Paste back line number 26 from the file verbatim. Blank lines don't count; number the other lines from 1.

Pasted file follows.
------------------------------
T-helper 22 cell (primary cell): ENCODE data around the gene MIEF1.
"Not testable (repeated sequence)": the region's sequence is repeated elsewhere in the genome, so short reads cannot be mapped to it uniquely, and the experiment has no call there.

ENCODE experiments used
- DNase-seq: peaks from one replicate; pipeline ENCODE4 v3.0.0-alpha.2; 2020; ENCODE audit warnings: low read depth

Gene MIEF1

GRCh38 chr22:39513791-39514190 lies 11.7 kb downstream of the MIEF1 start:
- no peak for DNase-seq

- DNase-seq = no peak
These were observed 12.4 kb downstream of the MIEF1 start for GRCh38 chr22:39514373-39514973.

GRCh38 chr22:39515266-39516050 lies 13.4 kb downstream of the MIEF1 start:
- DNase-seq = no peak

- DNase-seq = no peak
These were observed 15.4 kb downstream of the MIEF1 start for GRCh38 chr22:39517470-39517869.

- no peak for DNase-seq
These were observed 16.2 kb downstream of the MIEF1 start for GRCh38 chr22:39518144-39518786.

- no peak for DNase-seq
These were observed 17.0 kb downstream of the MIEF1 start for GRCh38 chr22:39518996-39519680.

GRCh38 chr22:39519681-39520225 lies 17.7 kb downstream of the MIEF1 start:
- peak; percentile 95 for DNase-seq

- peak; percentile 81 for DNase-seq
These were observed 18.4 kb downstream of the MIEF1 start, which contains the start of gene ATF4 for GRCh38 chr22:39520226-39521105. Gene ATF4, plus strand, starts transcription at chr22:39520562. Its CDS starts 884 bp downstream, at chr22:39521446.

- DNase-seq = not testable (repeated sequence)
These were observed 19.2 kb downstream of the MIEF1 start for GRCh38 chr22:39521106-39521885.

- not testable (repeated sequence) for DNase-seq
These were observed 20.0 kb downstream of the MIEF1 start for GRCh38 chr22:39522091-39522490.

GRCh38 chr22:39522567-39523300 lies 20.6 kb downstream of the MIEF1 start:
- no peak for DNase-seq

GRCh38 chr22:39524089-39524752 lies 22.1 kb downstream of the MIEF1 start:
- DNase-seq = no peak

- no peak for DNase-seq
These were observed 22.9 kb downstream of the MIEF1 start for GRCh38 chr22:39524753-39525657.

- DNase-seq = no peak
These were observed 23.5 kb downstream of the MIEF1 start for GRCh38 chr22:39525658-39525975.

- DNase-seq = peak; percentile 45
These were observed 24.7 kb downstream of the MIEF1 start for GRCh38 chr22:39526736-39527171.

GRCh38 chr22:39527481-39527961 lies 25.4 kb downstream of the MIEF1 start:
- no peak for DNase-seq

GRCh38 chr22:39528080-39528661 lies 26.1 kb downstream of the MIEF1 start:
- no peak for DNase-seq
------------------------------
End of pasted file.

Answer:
GRCh38 chr22:39522567-39523300 lies 20.6 kb downstream of the MIEF1 start: